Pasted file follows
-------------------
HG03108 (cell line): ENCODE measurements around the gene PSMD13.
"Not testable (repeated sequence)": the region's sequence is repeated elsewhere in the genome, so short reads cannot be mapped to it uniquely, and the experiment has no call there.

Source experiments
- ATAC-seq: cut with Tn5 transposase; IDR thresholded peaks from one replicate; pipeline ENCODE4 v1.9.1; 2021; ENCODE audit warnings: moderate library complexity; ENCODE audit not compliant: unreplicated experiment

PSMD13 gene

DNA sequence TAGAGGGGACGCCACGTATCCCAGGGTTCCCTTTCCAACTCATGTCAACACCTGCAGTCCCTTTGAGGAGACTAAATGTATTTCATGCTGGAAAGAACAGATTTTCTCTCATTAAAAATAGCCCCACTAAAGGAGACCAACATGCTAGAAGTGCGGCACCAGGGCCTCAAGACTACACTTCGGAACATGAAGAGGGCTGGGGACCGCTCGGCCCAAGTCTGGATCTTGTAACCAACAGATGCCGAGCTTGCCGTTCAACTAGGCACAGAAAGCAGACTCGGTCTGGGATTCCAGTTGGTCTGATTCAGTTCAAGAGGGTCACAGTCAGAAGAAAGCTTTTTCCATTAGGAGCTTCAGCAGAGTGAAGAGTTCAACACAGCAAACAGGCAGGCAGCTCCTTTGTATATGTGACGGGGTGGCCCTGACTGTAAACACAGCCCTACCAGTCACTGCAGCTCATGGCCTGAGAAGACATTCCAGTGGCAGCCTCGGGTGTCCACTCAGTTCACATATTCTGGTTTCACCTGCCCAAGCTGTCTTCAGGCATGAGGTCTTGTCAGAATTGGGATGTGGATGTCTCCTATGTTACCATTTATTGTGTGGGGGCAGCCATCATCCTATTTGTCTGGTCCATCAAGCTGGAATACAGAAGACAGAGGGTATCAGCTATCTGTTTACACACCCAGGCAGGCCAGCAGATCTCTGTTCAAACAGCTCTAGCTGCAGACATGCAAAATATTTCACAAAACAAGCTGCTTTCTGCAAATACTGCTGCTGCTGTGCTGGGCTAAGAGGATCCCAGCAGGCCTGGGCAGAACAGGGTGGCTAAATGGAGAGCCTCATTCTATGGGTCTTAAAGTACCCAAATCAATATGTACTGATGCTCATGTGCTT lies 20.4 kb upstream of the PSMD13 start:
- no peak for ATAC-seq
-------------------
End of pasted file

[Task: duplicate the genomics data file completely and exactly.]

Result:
HG03108 (cell line): ENCODE measurements around the gene PSMD13.
"Not testable (repeated sequence)": the region's sequence is repeated elsewhere in the genome, so short reads cannot be mapped to it uniquely, and the experiment has no call there.

Source experiments
- ATAC-seq: cut with Tn5 transposase; IDR thresholded peaks from one replicate; pipeline ENCODE4 v1.9.1; 2021; ENCODE audit warnings: moderate library complexity; ENCODE audit not compliant: unreplicated experiment

PSMD13 gene

DNA sequence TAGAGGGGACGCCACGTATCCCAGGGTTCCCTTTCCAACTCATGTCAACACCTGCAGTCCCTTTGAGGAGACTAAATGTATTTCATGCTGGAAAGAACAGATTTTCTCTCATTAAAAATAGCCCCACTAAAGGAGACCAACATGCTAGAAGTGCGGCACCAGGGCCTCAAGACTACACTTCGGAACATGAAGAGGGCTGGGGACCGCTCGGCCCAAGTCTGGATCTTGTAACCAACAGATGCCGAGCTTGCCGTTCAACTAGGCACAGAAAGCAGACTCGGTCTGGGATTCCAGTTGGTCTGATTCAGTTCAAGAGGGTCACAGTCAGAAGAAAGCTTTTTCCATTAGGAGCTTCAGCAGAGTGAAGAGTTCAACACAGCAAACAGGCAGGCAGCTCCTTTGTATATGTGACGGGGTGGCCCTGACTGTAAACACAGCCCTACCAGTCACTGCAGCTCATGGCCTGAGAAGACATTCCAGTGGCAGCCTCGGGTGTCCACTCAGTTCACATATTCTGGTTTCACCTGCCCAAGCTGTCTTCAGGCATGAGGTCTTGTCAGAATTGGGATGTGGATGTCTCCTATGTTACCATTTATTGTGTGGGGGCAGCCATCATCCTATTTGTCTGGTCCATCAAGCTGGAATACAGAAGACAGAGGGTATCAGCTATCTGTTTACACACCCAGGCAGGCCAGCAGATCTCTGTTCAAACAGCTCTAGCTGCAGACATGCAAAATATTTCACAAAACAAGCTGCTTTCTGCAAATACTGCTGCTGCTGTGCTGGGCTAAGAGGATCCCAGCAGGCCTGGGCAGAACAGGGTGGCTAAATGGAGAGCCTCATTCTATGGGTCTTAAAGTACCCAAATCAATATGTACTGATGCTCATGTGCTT lies 20.4 kb upstream of the PSMD13 start:
- no peak for ATAC-seq